Leishmania species are the causative agents of leishmaniasis, a neglected tropical disease. These parasitic protozoans are usually transmitted between vertebrate hosts by the bite of blood sucking female phlebotomine sand flies. This review focuses on the two parasites causing most human visceral leishmaniasis (VL), which leads to substantial health problems or death for up to 400,000 people per year. Except for travel cases, Leishmania donovani infections are restricted to the (sub-)tropics of Asia and Africa, where transmission is mostly anthroponotic, while Leishmania infantum occurs in the drier parts of Latin America as well as in the Mediterranean climate regions of the Old World, with the domestic dog serving as the main reservoir host. The prevalence of VL caused by L. infantum has been declining where living standards have improved. In contrast, infections of L. donovani continue to cause VL epidemics in rural areas on the Indian subcontinent and in East Africa. The current review compares and contrasts these continental differences and suggests priorities for basic and applied research that might improve VL control. Transmission cycles, pathogenesis, diagnosis, treatment and prognosis, prevention (including vector control), surveillance, transmission modeling, and international control efforts are all reviewed. Most case detection is passive, and so routine surveillance does not usually permit accurate assessments of any changes in the incidence of VL. Also, it is not usually possible to estimate the human inoculation rate of parasites by the sand fly vectors because of the limitations of survey methods. Consequently, transmission modeling rarely passes beyond the proof of principle stage, and yet it is required to help develop risk factor analysis for control programs. Anthroponotic VL should be susceptible to elimination by rapid case detection and treatment combined with local vector control, and one of the most important interventions may well be socioeconomic development. PMID:24833919

  7. Visceral obesity: a "civilization syndrome".

    PubMed

    Björntorp, P

    1993-05-01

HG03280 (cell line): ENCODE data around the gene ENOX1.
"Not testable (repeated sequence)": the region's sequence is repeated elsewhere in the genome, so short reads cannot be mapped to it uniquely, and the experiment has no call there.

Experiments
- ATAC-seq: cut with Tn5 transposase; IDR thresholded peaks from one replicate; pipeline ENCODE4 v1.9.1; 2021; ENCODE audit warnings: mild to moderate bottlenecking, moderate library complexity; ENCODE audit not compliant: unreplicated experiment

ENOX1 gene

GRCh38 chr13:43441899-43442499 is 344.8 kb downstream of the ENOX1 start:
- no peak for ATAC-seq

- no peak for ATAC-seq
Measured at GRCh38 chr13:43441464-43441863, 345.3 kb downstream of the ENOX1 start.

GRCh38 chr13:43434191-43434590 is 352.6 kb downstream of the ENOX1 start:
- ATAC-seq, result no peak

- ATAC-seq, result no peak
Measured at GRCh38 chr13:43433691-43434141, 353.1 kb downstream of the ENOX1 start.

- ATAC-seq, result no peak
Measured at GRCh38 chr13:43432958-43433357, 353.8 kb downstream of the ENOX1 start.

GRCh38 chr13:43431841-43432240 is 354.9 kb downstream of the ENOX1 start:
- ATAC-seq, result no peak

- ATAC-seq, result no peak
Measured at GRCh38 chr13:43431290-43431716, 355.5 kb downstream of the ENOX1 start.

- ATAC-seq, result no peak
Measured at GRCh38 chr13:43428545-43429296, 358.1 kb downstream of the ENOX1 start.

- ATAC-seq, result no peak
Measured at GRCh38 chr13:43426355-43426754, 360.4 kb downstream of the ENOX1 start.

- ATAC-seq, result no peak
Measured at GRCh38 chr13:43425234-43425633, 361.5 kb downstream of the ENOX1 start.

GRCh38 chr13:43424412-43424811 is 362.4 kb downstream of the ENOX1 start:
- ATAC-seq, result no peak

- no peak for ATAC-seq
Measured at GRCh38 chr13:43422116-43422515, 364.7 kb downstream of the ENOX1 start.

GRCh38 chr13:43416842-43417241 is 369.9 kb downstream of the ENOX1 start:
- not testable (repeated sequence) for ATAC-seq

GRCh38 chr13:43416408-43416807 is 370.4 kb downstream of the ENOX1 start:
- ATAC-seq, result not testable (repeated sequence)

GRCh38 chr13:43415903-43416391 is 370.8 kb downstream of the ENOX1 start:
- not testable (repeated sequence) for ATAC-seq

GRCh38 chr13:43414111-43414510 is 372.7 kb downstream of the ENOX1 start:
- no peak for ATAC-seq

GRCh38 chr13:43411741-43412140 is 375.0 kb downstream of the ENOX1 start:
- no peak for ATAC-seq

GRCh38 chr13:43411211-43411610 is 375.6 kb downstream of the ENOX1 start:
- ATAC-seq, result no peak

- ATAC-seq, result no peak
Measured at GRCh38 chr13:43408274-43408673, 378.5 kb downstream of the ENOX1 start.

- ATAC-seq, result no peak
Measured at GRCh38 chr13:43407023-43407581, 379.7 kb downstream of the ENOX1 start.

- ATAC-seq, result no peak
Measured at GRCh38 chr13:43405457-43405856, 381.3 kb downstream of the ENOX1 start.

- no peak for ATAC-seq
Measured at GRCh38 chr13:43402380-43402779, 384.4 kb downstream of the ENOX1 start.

The controversial question of the relationship between obesity and disease has been considerably clearer after the demonstration in several prospective, epidemiological studies that the subgroup of central, visceral obesity is particularly prone to develop cardiovascular disease, stroke, and non-insulin dependent diabetes mellitus. Visceral obesity is associated with multiple central endocrine aberrations. The hypothalamo-adrenal axis is apparently sensitive to stimuli, sex steroid hormone secretion blunted, and hyperandrogenicity is found in women. In addition, there seem to be signs of central dysfunctions in the regulation of hemodynamic factors after stress, and growth hormone secretion appears to be particularly blunted. Several of these endocrine abnormalities are associated with insulin resistance, particularly glycogen synthesis in muscle. Fiber composition with low type I/type II ratio might be secondary to the prevailing hyperinsulinemia, but low capillary density in muscle may well be of importance. In combination with elevated turn-over of free fatty acids (FFA) this will probably provide powerful mechanisms whereby insulin resistance is created. Portal FFA, from the highly lipolytic visceral depots may, in addition, affect hepatic metabolism to induce increased gluconeogenesis, production of very low density lipoproteins as well as to perhaps inhibit clearance of insulin. By these mechanisms a Metabolic Syndrome Visceral adipocytes seem to have a high density of several steroid hormone receptors, directing steroid hormone effects particularly to these depots. The net effect of cortisol is apparently a stimulation of lipid storage, with opposing effects of sex steroid hormones which also facilitate lipid mobilization, regulations most often found at the gene transcription level. Growth hormone inhibits cortisol effects on lipid accumulation, and amplifies the lipid mobilizing effects of steroid hormones. The combined perturbations of hormonal secretions will therefore probably direct triglycerides toward visceral depots. Circulatory and nervous regulatory mechanisms require, however, more attention. The multiple central endocrine and nervous aberrations of visceral obesity suggest neuroendocrine dysregulations, and have features characteristic of the hypothalamic arousal seen after certain types of stress, alcohol intake, and smoking. Such factors can be traced to subjects with visceral fat accumulation. Standardized stress, eliciting a "defeat reaction" in primates is followed by an apparently identical syndrome. This integrated picture of the multiple symptoms of visceral obesity is based on epidemiological, clinical, experimental, cellular, and molecular evidence. The ingredients of positive energy balance, including physical inactivity, stress, smoking, and alcohol consumption are frequent features of modern, urbanized society. Visceral obesity may therefore be an expression of a "Civilization Syndrome." PMID:16350574